Like many other smaller MBA programs, WF had seen a significant drop in enrollment, from 240 in the 1990s to 114 now. With better growth opportunities in the evening and Saturday MBA, the school decided to focus its resources on programs with more upside potential.
Poets and Quants interviewed WF dean Charles Iacovou:
Asked why he believes there is declining interest in full-time MBA programs, Iacovou cited the proliferation of one-year specialized master’s degrees and the increasing demand for more flexible programs. “The change is coming from the students themselves. They are choosing to receive an MBA differently than they had. Many of them don’t want to walk away from income or they choose to get more specialized degrees."
1) I am not surprised to see a well-regarded school drop its full-time MBA program. The market remains strong for the 15-20 largest schools but the remainder are fighting over a shrinking pool of applicants. I am surprised that WF made this decision when it did, just after moving into a new facility. But they will have company. Soon.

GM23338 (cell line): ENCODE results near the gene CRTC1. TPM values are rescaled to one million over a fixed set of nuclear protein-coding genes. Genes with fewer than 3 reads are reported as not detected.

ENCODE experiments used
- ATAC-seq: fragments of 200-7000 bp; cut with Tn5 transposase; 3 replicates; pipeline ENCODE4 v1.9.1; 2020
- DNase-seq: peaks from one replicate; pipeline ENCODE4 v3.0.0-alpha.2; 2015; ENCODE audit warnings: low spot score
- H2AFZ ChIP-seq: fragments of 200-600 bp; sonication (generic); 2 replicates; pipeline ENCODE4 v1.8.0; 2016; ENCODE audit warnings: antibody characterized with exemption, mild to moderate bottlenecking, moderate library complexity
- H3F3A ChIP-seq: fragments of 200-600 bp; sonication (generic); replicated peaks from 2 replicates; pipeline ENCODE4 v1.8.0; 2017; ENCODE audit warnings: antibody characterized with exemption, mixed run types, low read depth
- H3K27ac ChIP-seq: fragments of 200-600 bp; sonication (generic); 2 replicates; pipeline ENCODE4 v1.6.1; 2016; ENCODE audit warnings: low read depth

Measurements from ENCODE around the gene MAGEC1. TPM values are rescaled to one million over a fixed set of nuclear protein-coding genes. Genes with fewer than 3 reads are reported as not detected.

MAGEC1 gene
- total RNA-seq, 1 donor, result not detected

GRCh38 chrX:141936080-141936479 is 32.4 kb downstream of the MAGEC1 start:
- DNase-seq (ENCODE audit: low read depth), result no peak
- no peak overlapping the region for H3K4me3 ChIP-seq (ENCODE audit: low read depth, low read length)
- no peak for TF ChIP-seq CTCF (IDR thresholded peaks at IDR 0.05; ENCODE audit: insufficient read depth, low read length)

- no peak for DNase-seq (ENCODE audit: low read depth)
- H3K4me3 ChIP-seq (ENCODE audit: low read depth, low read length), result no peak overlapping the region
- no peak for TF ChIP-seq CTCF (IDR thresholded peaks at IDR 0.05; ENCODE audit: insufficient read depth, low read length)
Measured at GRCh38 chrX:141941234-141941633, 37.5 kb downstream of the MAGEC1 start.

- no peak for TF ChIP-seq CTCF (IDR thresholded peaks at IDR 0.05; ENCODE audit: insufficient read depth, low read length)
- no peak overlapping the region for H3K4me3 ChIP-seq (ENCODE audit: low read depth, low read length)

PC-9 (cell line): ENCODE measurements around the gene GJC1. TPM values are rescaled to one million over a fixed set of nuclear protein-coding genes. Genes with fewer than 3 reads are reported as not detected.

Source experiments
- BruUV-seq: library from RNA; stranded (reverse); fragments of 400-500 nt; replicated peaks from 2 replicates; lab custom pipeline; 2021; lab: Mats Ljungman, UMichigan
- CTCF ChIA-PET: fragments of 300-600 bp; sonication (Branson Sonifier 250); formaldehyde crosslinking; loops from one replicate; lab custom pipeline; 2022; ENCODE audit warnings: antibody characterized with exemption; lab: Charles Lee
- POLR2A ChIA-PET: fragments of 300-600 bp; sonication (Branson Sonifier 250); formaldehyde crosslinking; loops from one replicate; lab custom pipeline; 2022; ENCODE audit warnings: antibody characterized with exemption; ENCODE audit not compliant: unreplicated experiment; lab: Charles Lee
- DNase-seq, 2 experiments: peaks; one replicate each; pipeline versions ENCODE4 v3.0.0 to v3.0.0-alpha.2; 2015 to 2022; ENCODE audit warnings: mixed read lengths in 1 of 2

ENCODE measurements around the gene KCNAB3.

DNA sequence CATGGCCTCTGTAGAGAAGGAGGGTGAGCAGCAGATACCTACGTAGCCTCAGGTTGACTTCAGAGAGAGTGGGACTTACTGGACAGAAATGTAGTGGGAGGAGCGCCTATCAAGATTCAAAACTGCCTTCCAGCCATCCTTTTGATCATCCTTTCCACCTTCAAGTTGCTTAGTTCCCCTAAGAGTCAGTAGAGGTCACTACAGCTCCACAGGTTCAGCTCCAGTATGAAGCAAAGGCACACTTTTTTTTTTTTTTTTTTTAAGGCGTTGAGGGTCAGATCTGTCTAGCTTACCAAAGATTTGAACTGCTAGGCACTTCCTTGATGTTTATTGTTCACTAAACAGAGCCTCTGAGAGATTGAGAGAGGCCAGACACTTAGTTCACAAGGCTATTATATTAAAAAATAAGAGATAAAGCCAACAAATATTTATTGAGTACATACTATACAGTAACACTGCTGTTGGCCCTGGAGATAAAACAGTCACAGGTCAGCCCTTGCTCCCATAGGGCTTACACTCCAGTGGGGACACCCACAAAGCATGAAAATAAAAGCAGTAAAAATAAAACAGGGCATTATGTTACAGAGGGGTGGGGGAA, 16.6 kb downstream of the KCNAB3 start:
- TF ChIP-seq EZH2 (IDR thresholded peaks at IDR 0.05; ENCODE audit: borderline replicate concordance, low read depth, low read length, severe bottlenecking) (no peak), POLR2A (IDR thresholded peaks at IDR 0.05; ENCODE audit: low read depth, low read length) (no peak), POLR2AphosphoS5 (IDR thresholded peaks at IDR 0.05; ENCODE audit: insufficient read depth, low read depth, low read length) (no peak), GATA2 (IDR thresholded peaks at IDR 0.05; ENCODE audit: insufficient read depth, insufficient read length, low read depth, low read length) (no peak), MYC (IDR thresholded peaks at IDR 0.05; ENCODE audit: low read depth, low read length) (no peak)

2) NC State has long relied on Working Professionals who want classes in the evening and online. We are looking to create a more flexible program where students can take both face-to-face and online classes as needed.